Tel Aviv, a Love Letter
It’s my last night in Israel, and here I am. Dinner has ended and I’m meeting a friend later, so I stay a little while after the group have gone their separate ways, sitting with my notebook at the bar, snatching down thoughts between being distracted by a cute barman making cheeky conversation with me. I begin to write my love letter to the city.
I’m sitting under the hanging plant, sweet sensual soul tunes are filtering out the speakers of this night café and I’m thinking of you…
How did you find me?
How did you capture my heart so profoundly?
Sweet, cool, soulful Tel Aviv.
So, here’s the truth. An Israeli boy stole my heart, so I went to Tel Aviv to find it again. Not to find him. To find me. I was looking for my heart when I found something else.
Five days earlier, nine different voices from across the globe gathered in a quirky boutique hotel in Tel Aviv’s artist district for a writing retreat. Wonderful women between the ages of 23 and 70, each on their own personal pilgrimage. Tentatively, we started to write and share, led with warmth and humour by our retreat leader. With each tale, a story for each voice, we got to know slices of each other.
In between the writing we discovered more as we trod the paths of those before us in this ancient of new cities. From the dusty old town of Jaffa to the mania of Carmel Market, or simply sitting in a shaded café, nourishing ourselves with fresh Mediterranean dishes and revitalizing conversation.
I didn’t feel brave when I arrived. I was nervous, tired and, honestly, quite broken. But somewhere, somehow, inside I was holding aloft the tiniest flame of hope for what might come. On the first morning in the shaded courtyard of our hotel, birds serenading us with their song, I took up my pen, balanced my notebook on my lap, drew in a breath of warm morning air, and began to write.
An Israeli boy stole my heart – he shoved it roughly in his pocket and ran away into the silent night. I may not get it back, you know. I asked him for it several times, he said he would return it, but he never did.
So, I went to Tel Aviv to build a new one. It clutters and sputters a little but with some polish and oil it’ll shine in time.
I found a kind man to help me build it.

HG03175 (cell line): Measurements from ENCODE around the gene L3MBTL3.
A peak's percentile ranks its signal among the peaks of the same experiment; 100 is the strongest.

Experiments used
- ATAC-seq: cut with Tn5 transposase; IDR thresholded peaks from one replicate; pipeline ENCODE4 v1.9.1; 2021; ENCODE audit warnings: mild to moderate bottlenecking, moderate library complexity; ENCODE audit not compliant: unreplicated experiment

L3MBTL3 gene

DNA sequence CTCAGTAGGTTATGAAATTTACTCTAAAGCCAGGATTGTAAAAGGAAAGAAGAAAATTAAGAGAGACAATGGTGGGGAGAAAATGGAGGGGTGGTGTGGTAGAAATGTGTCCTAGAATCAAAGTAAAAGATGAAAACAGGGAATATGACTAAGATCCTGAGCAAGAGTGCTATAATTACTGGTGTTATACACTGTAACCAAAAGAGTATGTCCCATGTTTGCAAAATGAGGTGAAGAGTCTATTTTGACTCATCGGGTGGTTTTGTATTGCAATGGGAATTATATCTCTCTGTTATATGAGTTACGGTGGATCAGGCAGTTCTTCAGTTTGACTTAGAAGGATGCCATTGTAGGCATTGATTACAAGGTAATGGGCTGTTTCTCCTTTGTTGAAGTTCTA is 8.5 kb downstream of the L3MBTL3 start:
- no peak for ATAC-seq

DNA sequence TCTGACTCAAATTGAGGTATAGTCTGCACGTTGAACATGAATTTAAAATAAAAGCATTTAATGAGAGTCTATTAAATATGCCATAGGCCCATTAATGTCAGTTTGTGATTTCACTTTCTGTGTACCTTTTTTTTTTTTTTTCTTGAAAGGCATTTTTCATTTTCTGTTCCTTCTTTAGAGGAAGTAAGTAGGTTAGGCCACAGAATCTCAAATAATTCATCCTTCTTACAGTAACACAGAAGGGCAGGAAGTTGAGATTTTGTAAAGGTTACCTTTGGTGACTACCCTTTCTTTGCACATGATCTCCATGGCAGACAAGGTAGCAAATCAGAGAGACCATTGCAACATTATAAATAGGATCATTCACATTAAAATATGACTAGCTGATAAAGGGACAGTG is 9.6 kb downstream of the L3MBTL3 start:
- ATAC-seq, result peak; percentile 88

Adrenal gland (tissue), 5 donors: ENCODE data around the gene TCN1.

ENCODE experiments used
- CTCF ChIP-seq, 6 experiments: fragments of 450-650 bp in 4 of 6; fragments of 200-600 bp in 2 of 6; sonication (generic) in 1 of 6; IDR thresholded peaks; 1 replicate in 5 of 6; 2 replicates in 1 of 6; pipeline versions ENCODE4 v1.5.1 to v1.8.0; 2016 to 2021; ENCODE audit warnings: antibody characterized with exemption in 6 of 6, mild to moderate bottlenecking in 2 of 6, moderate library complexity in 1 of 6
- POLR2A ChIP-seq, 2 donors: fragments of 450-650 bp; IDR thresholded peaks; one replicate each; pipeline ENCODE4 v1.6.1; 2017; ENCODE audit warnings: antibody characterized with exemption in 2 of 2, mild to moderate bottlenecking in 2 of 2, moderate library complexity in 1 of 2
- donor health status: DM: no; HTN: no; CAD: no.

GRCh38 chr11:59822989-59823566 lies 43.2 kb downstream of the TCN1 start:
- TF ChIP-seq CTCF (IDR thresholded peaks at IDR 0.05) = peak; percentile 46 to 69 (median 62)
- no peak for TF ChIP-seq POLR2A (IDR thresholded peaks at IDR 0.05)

“How much will it cost?” I asked.
“Listen, no charge, it is my pleasure.”
We fought about the design, and which way to build it, of course, but I was in no position to turn down such generosity. What a gift to be found in the most unexpected of places, with someone so unexpected.
And just like that, things I’d struggled to articulate started to flow out of me. Each day I wrote with these women, alongside them. I realized we were all holding each other up. We weren’t just sharing stories on the page; we were gifting each other pockets of our past. Be it over bread and wine, or while strolling through the sun-beaten streets of Rothschild Boulevard, or even bobbing in the sea trying to decipher the boom of Hebrew coming from lifeguards’ loudspeakers. “It’s fine, no one’s coming in, can’t be a shark!” We laughed and continued to bob.
I’m buoyed by every sunrise in which a new voice has awoken in me. In such a short space of time I’ve seen and heard the women around me come into bloom. The bravery, vulnerability and truth of them all exploding out of their pens and onto the page.
Tonight, the final ‘walk and write’ tour around the city filled me up and turned the floodlights on inside. On our final approach to the beach I spoke to a stranger in our group, a beautiful American photographer. She told me how she came here, fell in love and never left.
She said she takes nudes of women to expose themselves to the beauty of their own fragility. I tell her how incredible this sounds, and that I’ve always wanted to have nudes taken. We swap numbers. After the beach we gathered for our final dinner, to bid fond farewell to each other and the journey we’d come on.
All over this gorgeous place I’m finding the truth exposed around me. I’m using the phrase ‘truth bomb’ way too much, and it makes me laugh joyously every time. I’m drawn in and fascinated by the stories of the women I’ve met that are either heartbreaking or hopeful, silly or scary. I think it’s because there’s such an abundance of spirituality here from the cultural history, the breathtaking sights and sounds and the people.
Did I just get lucky? Or is it simply how the blood flows around this body? Can I pack all these feelings up in my suitcase to take home, do you think? If not, I’ll leave them with all my new friends and return again soon to collect them.